The plant charmed me the first time I saw it. With its lanky stalk and cloud-like clusters of white flowers, it reminded me of a slightly more unruly version of Queen Anne’s Lace. From a distance, the plant seemed to have a few large flower heads; up close, those flower heads resolved themselves into hundreds of tiny white blooms. Looking even closer, each little flower sported a few tendrils of white, snaking up toward the sky. Bees, wasps, butterflies, and all sorts of wingéd friends crowded in for a snack, like thirsty office workers bellying up to the bar at happy hour.
I wanted to identify the plant so I could add it to my yard. After coming up with a few possible options, I posted a photo on Instagram and tagged my go-to plant expert. “Is this boneset?” I asked.
Nancy Lawson, aka the Humane Gardener, responded quickly to my query. “That’s boneset!” she said. “The best plant ever!”
Pearl crescents on boneset. Photo by Nancy Lawson.
That enthusiasm for what’s commonly considered a weed typifies Nancy’s approach to the world outside our doors. She’s an advocate for all that’s green and good, and for the creatures small and large with whom we share the globe. In her work as the Humane Gardener, Nancy advocates for a return to plants that support our native wildlife and for a gentler, more tolerant approach to living with those animals. She blogs at humanegardener.com and recently published her first book. The Humane Gardener: Nurturing a Backyard Habitat for Wildlife introduces key concepts for making your backyard a haven for wildlife, and its gentle, welcoming tone makes the subject approachable and inviting. (Read on for a chance to win the book!)
I had the pleasure of working with Nancy for a few years, and today I edit her Humane Backyard column for All Animals magazine. I invited her to answer some questions about her work to share with Go Vegga readers, to introduce everyone to the concepts she espouses, and to give some helpful, actionable tips for making your own green space — whether it’s a big backyard, a tiny apartment balcony, or even a shared communal green space — more hospitable and welcoming to wildlife. I hope you’ll find it as inspiring a concept as I do. (And I hope you’ll enjoy her photos as much as I do!)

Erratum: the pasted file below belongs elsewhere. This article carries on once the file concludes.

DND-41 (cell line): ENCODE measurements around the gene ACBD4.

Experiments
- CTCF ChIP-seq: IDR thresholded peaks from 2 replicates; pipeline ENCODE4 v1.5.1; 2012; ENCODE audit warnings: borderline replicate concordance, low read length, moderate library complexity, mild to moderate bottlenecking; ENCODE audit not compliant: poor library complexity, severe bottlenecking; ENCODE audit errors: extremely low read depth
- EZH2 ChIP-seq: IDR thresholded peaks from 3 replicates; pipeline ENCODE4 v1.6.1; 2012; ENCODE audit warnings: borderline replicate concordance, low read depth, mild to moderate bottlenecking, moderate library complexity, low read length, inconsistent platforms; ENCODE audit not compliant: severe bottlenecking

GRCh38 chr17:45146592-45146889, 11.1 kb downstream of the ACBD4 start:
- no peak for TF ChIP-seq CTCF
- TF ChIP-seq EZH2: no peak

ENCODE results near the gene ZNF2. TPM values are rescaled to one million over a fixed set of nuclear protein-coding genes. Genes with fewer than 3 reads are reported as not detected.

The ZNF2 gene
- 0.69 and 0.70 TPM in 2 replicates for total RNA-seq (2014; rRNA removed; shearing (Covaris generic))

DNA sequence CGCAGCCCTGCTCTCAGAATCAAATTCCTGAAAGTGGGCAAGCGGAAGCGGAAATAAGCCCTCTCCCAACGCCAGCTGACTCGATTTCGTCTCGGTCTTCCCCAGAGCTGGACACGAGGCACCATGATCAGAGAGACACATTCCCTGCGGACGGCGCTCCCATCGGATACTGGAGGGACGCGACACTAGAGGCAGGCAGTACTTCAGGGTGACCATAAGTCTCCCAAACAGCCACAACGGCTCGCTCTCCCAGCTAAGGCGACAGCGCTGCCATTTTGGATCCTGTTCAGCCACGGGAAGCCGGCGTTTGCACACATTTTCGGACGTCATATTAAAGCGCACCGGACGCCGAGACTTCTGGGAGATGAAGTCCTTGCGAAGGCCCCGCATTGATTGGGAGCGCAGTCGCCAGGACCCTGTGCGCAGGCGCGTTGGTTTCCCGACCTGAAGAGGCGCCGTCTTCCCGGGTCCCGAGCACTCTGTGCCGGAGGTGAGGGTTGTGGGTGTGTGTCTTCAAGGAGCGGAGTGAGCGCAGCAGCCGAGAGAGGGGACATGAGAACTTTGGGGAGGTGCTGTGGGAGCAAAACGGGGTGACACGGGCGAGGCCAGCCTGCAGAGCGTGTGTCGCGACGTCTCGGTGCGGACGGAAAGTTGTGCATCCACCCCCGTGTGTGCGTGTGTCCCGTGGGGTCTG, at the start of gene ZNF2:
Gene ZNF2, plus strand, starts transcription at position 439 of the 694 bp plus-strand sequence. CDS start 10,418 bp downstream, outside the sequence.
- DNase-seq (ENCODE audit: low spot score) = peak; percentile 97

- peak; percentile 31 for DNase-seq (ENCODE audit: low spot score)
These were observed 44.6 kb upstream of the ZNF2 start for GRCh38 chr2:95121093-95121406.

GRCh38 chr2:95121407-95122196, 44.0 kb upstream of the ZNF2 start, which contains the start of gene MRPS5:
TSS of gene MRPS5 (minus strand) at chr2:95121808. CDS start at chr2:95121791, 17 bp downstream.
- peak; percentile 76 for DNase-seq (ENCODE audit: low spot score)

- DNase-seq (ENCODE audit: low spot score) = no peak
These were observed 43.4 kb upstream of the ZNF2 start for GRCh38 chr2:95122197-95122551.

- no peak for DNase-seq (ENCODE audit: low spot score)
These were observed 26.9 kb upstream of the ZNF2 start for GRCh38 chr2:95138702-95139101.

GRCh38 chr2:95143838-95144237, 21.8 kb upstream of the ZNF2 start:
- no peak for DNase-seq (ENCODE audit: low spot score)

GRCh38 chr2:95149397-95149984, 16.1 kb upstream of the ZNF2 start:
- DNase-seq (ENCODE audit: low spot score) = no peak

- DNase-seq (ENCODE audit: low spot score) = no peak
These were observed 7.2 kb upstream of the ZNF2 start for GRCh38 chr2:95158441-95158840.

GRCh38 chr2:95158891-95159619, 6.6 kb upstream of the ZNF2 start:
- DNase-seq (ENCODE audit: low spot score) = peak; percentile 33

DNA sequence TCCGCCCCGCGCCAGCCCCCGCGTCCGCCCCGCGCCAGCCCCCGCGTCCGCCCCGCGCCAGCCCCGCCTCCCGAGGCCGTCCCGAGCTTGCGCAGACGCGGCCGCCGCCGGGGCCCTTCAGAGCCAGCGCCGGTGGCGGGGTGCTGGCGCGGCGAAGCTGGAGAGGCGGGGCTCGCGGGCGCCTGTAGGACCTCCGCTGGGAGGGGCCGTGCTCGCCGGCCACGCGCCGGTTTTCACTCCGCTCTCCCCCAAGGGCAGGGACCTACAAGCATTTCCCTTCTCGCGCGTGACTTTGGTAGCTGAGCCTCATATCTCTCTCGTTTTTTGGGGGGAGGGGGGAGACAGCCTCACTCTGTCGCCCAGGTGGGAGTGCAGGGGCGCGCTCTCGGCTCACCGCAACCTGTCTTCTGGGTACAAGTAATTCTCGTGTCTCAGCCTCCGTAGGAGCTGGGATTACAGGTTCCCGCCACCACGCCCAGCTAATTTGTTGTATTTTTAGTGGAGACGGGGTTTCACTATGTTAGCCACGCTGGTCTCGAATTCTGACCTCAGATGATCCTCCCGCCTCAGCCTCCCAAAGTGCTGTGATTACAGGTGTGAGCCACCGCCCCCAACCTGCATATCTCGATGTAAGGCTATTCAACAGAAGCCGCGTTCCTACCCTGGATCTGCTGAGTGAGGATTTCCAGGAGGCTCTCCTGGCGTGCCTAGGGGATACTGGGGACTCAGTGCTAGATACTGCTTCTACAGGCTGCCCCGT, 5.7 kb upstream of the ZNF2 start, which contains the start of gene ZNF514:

Pickerel frog. Photo by Nancy Lawson.
First, what does being a humane gardener mean to you? And what are the benefits of gardening this way?
A humane gardener is someone who is compassionate toward all creatures, someone who appreciates the milkweed beetles as much as she appreciates the monarch butterflies who also visit the milkweed — who understands that rabbits and groundhogs and deer all need to eat plants just as much as we do. A humane gardener knows that the outdoor spaces we care for, whether it’s two acres in size or a postage stamp yard or even a balcony, are not really “ours” to cultivate in whatever way we deem pleasing to us. The earth and the sky belong to all species trying to make a life here, and our actions need to reflect that.
Milkweed beetles mating on milkweed while a voyeur looks on. Photo by Will Heinz.
We are so heavily marketed to by lawn care, pesticide, and nuisance wildlife control industries that we often think there is a right and a wrong way to garden. We buy into the notion that the plants that help wildlife most are “weeds,” that animal nibbling of plants is “damage,” and that some of the most life-giving habitat elements — dead wood, leftover stalks, fallen leaves — are “messy.”
It’s usually the animals themselves who break through this negativity. It often takes only one discovery — that the holes in the rosebush leaves are the handiwork of a mother leafcutter bee lining her nest with leaf pieces, for example, or that the dead tree slated for removal has become the perfect nesting spot for bluebirds — to change a gardener’s whole perspective. Watching a rabbit chow down on a dandelion becomes a revelatory experience. I actually get chills, and my spirit lifts, when I walk among the plants around our home and see all the creatures large and small who are eating, nesting, and sheltering there. What could be more joyful than knowing how much difference we can make for so many lives even in a small space?
A rabbit takes care of the weeding. Photo by Nancy Lawson.
How has your personal journey as a humane gardener evolved? What led you here, and was there a single moment when you started thinking about gardening and land usage differently?